I spoke to Judge Peralta in person this past August, during one of my reporting trips to Guatemala. He said he was innocent, and that adoption lawyers frequently tried to push him around. He was still presiding over his court, despite the pending investigation. Judge Peralta was also involved in the case I write about in my book, the dual stories of Mildred Alvarado’s quest to find her missing daughters and Betsy Emanuel’s simultaneous search for answers after her family was offered one of the girls, Fernanda, as an adoptable orphan whose referral was “lost.” This was also a Celebrate Children referral, via the same facilitator, Marvin Bran, that was involved in the Karen Abigail case. After Betsy lost the referral for Mildred’s daughter, another adoption facilitator, Carla Girón, brought the Alvarado children before Judge Peralta for an abandonment hearing.

The full, complicated story is in my book, coming out this fall.

If GuatAdopt truly is dedicated to what their tagline says– “Promoting Informed & Ethical Adoption from Guatemala through Education”– it might be wise to hold off on predictions regarding what Susana Loarca/Luarca may or may not know about the origins of the child known as “Karen Abigail” until more facts of the case are made public.

Personally, I’ve read through leaked emails from the American adoptive parents who agonized through this little girl’s convoluted, fraud-riddled adoption, as well as hundreds of pages of Guatemalan court documents that act to outline what transpired. The case was extremely complicated, and for now, I’ll leave it at that.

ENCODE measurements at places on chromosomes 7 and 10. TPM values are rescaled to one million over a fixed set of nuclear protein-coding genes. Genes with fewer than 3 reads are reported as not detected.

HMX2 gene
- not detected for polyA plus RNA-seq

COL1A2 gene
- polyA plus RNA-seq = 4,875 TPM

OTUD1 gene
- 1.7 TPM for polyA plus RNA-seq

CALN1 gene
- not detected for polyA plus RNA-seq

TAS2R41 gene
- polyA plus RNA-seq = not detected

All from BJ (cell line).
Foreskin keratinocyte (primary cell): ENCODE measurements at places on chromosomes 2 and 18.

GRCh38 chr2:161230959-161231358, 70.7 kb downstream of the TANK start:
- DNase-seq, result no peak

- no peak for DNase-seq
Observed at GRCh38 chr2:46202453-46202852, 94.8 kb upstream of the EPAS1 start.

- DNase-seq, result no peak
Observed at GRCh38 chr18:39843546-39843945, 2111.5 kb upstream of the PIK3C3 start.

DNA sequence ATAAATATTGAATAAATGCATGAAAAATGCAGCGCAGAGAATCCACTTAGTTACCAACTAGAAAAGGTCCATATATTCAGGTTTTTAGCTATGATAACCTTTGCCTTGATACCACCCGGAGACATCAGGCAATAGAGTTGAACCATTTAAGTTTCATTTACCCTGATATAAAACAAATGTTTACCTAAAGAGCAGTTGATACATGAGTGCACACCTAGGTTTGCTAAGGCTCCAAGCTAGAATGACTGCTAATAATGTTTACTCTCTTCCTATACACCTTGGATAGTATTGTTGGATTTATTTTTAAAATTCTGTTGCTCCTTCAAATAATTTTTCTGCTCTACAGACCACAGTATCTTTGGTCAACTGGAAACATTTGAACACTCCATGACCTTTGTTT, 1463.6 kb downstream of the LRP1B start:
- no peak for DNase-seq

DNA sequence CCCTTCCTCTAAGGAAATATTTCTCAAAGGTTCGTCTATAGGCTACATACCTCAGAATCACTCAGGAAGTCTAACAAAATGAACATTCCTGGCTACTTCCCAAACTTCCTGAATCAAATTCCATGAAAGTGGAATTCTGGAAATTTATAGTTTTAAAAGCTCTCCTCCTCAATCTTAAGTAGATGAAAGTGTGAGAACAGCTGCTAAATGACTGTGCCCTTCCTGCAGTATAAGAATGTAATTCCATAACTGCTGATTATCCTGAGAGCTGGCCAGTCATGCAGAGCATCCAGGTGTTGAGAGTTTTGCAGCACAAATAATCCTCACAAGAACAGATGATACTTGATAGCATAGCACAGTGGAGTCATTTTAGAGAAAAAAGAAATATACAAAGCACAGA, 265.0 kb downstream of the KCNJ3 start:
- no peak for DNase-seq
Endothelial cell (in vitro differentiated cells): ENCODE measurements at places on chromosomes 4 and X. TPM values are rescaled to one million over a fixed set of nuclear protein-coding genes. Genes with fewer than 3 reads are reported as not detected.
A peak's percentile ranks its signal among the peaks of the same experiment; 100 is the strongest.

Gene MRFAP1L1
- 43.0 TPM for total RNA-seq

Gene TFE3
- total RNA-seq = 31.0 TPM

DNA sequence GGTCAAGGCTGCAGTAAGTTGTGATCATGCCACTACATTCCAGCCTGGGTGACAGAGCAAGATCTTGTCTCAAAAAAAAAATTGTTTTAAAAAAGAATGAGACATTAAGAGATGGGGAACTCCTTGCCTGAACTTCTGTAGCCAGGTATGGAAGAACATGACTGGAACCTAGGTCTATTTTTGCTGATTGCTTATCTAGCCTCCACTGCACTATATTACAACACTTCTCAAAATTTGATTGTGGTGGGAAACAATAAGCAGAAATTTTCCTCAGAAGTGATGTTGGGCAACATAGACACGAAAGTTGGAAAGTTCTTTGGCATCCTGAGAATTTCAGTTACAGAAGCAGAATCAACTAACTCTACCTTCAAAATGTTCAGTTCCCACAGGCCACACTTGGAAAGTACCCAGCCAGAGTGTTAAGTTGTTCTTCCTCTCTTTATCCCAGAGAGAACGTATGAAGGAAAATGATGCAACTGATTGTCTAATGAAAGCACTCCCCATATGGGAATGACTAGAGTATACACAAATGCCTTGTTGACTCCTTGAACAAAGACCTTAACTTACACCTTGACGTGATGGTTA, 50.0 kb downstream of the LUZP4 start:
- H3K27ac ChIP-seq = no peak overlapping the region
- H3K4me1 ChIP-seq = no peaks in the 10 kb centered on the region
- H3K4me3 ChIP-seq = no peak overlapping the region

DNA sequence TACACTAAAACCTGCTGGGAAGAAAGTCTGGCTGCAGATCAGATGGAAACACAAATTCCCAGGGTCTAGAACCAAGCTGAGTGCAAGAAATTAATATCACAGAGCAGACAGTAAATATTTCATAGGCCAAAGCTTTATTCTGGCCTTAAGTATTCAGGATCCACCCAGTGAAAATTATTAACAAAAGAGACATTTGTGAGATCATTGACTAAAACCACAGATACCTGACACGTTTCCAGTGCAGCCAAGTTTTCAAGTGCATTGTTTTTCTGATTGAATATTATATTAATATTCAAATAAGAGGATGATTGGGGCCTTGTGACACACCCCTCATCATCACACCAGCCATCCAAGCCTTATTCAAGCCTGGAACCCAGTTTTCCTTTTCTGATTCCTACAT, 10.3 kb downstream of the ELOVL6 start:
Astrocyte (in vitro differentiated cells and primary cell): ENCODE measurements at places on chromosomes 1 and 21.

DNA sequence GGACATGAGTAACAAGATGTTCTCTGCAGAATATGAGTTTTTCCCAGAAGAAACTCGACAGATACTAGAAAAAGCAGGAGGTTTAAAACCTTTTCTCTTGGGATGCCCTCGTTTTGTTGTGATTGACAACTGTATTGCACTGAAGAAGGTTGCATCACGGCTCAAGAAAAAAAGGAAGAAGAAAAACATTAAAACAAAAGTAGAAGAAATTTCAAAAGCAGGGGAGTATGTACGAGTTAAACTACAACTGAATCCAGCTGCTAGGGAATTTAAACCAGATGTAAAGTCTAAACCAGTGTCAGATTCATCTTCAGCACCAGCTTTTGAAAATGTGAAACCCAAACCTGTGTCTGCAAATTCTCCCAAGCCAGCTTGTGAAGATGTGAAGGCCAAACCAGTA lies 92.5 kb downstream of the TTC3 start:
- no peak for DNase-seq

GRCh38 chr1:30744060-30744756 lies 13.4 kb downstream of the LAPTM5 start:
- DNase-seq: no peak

Some of the comments on the GuatAdopt thread focused on the fact that no DNA test has been done to see whether the child who was adopted into the US under the name  ”Karen Abigail.” There’s no way to tell until the DNA test is done. I photographed this page of PGN pictures of “Karen Abigail” while I was in Guatemala. Redactions are my own.

And here is a photo of Anyeli, the middle daughter of Loyda Elizabeth Rodríguez and Dayner Orlando Hernández, who were both twenty-four years old when Anyeli was kidnapped on November 3, 2006. The couple, who have three children together, reported the crime the same day. Loyda showed me this photo in August 2010. She’s in the middle, and her kids are around her. Anyeli is on the right.

In his closing on GuatAdopt, Kevin Kreutner gracefully wrote, “As things stand today, the problems move on to the next country when one closes down. Little is done to address the systemic reasons for the adoptions and the corruption in the first place. Those of wealth and power are rarely held to account for their actions and the victims are almost always those most vulnerable. And this is a shame!”

One word: exactly.

Related Material:  Erin's soon to be released book, "Finding Fernanda" is a dramatic true story and a carefully reported work of investigative nonfiction. It's the story of two mothers, spunky Tennessee housewife Betsy Emanuel and quiet, shy Mildred Alvarado in Guatemala, whose lives miraculously collide in search of the same little girl. Each woman finds herself, unwittingly, in dual roles central to what was one of Guatemala's most profitable underground industries: the buying and selling children for international adoption. 


Too many shames to count

Once again, we see an example of the cloak of secrecy, and how the adoptive community enables others to do what they do in terms of "unethical" adoption.